The Scientist and the Cure
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won't let go of something until it makes sense," says Anton, the
gastrointerologist with whom she will conduct the vaccine study.
"She's focused, intense, extremely clear-thinking and very smart."
When Giorgi began her research, the population of people infected
with AIDS who were not getting sick was very small, he points out.
"If you had 100 infected people, and 95 were dying pretty quickly
and you said, 'I'm going to focus on the other five,' the response
was 'What are you doing?'"
to Giorgi, who tends to downplay her accomplishments, it was a matter
of logic, pure and simple. "When I started in HIV, in '84," she
recalls, "the emphasis was on what the virus did to the host and
how it destroyed the immune system. If you look at HIV effects in-vitro,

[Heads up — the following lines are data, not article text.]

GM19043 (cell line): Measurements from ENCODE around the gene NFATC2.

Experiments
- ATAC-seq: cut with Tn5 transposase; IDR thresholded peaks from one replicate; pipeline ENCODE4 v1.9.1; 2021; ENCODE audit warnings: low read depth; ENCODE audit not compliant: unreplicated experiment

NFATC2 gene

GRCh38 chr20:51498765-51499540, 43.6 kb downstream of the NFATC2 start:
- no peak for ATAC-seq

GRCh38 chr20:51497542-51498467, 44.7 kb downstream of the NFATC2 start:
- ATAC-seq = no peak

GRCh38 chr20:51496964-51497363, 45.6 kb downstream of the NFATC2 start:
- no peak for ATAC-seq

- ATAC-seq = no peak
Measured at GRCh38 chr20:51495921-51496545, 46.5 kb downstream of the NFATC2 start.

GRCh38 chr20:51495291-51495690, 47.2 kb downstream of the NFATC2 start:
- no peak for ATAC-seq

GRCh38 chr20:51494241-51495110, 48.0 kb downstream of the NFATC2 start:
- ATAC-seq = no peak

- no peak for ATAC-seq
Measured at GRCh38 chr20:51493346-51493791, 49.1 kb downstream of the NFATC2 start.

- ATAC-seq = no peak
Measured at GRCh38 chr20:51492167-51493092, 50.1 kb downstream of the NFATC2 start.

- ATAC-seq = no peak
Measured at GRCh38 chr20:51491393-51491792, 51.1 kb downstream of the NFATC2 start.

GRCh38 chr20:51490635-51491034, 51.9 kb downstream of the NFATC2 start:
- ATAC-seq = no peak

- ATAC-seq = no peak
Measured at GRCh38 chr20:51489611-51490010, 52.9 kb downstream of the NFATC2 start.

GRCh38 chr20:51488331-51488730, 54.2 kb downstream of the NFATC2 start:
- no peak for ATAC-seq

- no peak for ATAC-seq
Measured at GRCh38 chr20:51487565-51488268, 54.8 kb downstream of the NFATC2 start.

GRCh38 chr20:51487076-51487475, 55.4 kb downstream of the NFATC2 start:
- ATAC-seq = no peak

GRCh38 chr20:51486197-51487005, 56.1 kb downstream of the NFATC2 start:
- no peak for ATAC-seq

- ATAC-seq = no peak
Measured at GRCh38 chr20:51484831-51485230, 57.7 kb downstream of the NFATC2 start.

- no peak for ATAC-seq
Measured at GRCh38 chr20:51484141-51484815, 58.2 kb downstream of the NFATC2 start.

in two to four weeks every single CD4 cell in an infected culture
is dead. But if you look at clinical outcome, most people live at
least 18 months. So you wonder what is going on?"
flow cytometry, Giorgi's lab has also provided important insights
into how HIV depletes the immune system. In one groundbreaking study,
Giorgi and colleague Rita Effros found that killer T-cells in infected
individuals showed signs of deterioration similar to that seen in
people who had lived 100 years. It's a discovery that still amazes
her. "You realize how incredible the immune system is in fighting
off HIV, even though it ultimately fails," she says.
greatest achievement, perhaps, is her discovery of the significance
of elevated expression of a molecule called CD38. CD38 sits on the
surface of CD8 cells and its expression is related to immune control
of viral infection. It has also proved to be a fiercely reliable
tool to predict disease progression in HIV. Giorgi's lab was the
first to reveal that the more elevated an infected person's CD38,
the worse the clinical outcome. In further studies, she showed that
the little-understood molecule was an even better measure of disease
progression than viral load. For doctors and their infected patients,
the knowledge was like peering into a crystal ball.